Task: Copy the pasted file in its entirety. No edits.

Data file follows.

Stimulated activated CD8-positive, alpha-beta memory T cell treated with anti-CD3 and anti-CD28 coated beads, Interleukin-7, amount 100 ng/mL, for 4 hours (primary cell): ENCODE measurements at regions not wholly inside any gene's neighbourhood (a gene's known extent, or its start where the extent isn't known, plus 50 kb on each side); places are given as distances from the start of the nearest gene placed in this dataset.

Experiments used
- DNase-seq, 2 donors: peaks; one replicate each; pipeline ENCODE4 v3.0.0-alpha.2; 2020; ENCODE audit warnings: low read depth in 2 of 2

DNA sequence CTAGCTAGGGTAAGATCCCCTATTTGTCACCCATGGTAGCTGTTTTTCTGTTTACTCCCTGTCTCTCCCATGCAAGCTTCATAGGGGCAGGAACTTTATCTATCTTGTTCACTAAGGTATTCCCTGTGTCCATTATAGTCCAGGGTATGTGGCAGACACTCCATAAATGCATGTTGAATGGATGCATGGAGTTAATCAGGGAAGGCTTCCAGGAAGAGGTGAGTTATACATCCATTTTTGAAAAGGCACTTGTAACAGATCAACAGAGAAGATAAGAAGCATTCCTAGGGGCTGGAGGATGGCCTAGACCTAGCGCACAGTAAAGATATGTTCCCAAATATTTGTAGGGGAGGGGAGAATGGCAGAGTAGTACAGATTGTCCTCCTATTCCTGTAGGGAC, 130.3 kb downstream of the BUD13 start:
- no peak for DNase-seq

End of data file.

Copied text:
Stimulated activated CD8-positive, alpha-beta memory T cell treated with anti-CD3 and anti-CD28 coated beads, Interleukin-7, amount 100 ng/mL, for 4 hours (primary cell): ENCODE measurements at regions not wholly inside any gene's neighbourhood (a gene's known extent, or its start where the extent isn't known, plus 50 kb on each side); places are given as distances from the start of the nearest gene placed in this dataset.

Experiments used
- DNase-seq, 2 donors: peaks; one replicate each; pipeline ENCODE4 v3.0.0-alpha.2; 2020; ENCODE audit warnings: low read depth in 2 of 2

DNA sequence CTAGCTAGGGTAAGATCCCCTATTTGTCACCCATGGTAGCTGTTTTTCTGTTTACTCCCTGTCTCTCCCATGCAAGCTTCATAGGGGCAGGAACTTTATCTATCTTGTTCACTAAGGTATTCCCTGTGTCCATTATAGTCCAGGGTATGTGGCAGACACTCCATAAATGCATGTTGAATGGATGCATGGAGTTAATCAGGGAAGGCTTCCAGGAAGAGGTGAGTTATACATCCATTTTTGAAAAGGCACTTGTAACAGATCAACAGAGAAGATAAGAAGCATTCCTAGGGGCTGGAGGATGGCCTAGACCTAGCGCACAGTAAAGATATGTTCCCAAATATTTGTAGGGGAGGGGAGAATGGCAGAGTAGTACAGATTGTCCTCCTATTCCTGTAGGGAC, 130.3 kb downstream of the BUD13 start:
- no peak for DNase-seq